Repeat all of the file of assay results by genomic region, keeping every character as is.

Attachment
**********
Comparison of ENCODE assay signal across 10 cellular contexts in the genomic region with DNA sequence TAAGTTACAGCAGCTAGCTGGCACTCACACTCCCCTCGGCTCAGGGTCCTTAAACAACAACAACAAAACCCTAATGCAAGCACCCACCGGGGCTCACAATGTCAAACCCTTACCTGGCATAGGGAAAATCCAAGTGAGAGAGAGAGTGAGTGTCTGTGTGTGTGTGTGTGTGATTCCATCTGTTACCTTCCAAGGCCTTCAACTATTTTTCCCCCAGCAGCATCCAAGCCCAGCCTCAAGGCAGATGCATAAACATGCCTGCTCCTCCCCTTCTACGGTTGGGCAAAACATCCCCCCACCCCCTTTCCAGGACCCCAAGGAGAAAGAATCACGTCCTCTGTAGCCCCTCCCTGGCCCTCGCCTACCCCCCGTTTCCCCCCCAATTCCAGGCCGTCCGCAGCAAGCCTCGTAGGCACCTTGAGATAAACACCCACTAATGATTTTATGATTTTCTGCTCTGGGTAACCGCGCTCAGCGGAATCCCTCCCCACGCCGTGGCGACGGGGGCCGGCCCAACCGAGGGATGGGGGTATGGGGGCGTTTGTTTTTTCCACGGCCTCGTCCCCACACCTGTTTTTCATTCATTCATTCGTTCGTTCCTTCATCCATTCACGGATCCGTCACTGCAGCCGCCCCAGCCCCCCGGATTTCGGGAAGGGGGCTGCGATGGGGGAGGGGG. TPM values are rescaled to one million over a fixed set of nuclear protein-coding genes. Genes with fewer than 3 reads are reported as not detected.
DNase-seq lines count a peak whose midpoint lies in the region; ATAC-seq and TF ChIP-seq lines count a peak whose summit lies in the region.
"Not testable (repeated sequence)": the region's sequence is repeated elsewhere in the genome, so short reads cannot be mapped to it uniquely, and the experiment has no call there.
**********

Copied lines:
Comparison of ENCODE assay signal across 10 cellular contexts in the genomic region with DNA sequence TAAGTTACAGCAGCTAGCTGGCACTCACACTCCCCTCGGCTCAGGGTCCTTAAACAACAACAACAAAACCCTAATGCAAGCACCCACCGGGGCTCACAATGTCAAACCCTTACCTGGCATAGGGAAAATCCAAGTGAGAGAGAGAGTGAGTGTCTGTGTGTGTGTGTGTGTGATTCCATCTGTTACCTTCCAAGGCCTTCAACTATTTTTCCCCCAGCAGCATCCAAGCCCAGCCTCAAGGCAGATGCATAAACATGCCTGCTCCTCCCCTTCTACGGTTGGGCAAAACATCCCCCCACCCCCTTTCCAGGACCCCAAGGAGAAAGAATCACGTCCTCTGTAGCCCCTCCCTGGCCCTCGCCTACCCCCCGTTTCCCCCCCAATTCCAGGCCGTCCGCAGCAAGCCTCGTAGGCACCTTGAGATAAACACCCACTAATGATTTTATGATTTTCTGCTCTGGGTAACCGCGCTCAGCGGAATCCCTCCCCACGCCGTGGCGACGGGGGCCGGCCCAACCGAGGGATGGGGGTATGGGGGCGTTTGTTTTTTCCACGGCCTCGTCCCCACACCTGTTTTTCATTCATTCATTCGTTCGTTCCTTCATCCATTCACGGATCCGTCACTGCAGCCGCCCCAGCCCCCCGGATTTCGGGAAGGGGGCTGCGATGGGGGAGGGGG. TPM values are rescaled to one million over a fixed set of nuclear protein-coding genes. Genes with fewer than 3 reads are reported as not detected.
DNase-seq lines count a peak whose midpoint lies in the region; ATAC-seq and TF ChIP-seq lines count a peak whose summit lies in the region.
"Not testable (repeated sequence)": the region's sequence is repeated elsewhere in the genome, so short reads cannot be mapped to it uniquely, and the experiment has no call there.